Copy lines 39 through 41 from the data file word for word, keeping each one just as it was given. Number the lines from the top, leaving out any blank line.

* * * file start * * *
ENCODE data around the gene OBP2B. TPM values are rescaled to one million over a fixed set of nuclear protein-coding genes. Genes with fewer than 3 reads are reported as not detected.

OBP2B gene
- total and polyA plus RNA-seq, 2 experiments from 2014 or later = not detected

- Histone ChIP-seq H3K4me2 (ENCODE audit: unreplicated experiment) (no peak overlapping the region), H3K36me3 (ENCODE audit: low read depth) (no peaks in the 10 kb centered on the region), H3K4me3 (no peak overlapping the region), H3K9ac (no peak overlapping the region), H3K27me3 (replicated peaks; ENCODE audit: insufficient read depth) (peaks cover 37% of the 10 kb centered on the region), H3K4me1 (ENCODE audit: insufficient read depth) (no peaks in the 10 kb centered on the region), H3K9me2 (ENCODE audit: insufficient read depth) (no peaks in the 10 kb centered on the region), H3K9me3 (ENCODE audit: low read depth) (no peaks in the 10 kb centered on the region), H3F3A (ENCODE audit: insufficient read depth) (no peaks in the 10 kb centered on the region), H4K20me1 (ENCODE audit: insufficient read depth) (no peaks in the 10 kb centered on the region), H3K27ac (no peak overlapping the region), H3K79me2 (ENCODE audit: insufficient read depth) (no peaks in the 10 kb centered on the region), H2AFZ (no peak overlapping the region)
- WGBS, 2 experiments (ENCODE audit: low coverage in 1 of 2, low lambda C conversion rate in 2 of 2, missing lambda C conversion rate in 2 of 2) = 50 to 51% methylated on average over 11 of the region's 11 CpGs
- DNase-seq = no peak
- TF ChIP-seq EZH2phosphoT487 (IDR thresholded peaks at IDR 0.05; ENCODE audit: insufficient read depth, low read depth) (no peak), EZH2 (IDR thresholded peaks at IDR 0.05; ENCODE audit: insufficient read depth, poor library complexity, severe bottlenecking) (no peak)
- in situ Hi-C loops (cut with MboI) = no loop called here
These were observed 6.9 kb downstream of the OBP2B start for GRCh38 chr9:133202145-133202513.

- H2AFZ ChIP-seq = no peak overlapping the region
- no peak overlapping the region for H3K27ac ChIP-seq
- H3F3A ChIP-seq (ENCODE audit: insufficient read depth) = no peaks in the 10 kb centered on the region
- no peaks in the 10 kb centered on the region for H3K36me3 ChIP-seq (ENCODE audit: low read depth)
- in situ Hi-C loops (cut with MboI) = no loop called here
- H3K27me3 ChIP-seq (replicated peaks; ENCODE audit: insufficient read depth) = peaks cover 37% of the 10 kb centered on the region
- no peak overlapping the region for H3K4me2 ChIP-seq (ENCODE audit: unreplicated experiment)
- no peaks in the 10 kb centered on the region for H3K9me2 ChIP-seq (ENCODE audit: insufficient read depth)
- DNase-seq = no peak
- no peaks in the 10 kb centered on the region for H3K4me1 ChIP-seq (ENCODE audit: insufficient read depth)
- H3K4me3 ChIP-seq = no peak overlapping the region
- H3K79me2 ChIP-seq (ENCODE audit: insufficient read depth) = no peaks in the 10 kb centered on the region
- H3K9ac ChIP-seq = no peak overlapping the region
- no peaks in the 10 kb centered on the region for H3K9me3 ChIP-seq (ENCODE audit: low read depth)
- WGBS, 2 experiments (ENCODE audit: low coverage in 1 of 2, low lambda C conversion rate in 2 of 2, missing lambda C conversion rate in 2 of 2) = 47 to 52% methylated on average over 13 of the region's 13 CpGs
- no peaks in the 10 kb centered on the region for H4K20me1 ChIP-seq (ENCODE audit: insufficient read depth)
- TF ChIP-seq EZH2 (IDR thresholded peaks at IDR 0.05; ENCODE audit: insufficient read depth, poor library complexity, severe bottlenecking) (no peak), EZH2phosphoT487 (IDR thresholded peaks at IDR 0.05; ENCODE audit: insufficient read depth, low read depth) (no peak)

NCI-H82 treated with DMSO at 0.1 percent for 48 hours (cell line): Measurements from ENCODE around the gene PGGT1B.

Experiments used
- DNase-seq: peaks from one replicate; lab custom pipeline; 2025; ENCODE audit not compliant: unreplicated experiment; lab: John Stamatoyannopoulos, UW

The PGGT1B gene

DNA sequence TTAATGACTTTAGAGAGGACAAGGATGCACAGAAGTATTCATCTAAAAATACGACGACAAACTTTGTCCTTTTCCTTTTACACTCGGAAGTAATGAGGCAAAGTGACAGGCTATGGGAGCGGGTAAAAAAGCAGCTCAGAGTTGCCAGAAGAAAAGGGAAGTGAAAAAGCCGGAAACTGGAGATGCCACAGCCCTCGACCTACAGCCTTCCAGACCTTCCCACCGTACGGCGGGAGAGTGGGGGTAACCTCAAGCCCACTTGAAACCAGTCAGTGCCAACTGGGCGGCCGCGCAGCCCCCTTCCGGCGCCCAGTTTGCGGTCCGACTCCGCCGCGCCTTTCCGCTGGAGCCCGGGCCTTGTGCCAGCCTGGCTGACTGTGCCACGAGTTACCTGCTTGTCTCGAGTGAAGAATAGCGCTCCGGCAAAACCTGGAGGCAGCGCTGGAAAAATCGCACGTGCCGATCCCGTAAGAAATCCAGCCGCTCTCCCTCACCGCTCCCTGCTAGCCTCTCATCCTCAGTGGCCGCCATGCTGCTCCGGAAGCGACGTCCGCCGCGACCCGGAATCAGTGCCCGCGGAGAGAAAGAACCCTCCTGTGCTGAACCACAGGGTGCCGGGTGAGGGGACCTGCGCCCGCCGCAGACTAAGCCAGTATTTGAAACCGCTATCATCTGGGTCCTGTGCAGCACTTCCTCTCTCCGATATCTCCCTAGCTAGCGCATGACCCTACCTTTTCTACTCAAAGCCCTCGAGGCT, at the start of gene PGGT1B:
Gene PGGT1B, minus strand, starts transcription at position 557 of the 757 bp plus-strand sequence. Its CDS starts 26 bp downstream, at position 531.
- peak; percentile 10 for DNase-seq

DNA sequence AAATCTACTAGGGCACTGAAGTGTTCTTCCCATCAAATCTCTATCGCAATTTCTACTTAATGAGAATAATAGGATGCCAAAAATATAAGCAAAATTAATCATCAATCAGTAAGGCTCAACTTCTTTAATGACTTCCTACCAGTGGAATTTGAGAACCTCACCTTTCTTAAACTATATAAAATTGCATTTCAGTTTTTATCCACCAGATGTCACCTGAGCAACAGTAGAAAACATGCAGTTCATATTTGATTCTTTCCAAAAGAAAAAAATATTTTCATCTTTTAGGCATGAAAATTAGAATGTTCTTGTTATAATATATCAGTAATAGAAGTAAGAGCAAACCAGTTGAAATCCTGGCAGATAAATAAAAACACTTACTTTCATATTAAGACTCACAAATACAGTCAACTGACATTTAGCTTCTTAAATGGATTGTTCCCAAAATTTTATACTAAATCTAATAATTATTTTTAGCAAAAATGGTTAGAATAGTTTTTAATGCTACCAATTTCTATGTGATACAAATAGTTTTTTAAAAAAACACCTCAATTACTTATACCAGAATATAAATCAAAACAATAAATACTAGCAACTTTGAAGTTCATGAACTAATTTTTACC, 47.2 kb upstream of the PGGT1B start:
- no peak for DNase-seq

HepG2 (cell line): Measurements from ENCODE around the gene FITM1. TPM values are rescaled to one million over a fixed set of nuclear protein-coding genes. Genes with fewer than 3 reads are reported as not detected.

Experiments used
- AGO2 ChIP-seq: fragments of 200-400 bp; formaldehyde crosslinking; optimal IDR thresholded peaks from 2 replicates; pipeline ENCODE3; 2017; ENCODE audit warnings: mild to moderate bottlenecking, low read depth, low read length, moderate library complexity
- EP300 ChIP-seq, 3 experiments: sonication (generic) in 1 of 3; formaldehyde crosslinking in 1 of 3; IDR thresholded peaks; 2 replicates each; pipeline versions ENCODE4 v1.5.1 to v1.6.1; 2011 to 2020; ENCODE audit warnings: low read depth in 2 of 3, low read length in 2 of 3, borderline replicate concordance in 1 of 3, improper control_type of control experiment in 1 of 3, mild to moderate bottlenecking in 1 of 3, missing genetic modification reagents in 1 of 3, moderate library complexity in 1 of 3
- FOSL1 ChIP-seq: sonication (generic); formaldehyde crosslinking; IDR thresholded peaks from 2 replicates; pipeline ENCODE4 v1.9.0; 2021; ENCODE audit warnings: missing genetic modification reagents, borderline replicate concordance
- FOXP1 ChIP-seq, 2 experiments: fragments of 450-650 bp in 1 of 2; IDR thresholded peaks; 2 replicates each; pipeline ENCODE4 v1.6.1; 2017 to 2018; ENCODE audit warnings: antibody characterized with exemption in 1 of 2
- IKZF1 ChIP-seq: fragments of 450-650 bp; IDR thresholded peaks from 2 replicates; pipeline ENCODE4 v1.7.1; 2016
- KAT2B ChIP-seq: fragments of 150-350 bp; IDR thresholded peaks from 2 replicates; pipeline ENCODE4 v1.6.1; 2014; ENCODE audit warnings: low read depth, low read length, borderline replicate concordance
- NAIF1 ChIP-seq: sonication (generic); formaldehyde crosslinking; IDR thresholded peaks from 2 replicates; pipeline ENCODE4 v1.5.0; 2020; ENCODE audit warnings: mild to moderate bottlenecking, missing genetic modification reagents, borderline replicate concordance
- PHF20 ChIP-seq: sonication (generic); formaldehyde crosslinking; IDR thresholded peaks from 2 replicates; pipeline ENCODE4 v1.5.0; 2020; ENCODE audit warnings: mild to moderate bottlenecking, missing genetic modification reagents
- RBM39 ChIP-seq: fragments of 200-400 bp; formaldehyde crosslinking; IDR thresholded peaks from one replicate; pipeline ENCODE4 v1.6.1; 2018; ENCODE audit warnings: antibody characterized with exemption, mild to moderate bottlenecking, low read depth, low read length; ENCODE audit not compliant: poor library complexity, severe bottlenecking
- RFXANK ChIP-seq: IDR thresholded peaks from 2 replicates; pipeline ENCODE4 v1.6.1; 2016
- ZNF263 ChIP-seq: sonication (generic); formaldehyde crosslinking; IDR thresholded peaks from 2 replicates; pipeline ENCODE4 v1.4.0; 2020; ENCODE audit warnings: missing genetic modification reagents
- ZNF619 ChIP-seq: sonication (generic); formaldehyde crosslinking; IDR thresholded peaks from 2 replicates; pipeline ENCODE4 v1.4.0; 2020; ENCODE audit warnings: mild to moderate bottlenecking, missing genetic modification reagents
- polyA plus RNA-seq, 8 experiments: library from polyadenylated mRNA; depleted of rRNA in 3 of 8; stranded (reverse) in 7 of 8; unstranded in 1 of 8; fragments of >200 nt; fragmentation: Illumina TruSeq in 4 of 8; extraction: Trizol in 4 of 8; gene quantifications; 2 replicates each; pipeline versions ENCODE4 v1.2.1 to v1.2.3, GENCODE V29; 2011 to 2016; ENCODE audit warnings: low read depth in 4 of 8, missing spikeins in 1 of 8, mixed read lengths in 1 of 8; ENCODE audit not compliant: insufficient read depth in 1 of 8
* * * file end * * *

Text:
- EP300 ChIP-seq, 3 experiments: sonication (generic) in 1 of 3; formaldehyde crosslinking in 1 of 3; IDR thresholded peaks; 2 replicates each; pipeline versions ENCODE4 v1.5.1 to v1.6.1; 2011 to 2020; ENCODE audit warnings: low read depth in 2 of 3, low read length in 2 of 3, borderline replicate concordance in 1 of 3, improper control_type of control experiment in 1 of 3, mild to moderate bottlenecking in 1 of 3, missing genetic modification reagents in 1 of 3, moderate library complexity in 1 of 3
- FOSL1 ChIP-seq: sonication (generic); formaldehyde crosslinking; IDR thresholded peaks from 2 replicates; pipeline ENCODE4 v1.9.0; 2021; ENCODE audit warnings: missing genetic modification reagents, borderline replicate concordance
- FOXP1 ChIP-seq, 2 experiments: fragments of 450-650 bp in 1 of 2; IDR thresholded peaks; 2 replicates each; pipeline ENCODE4 v1.6.1; 2017 to 2018; ENCODE audit warnings: antibody characterized with exemption in 1 of 2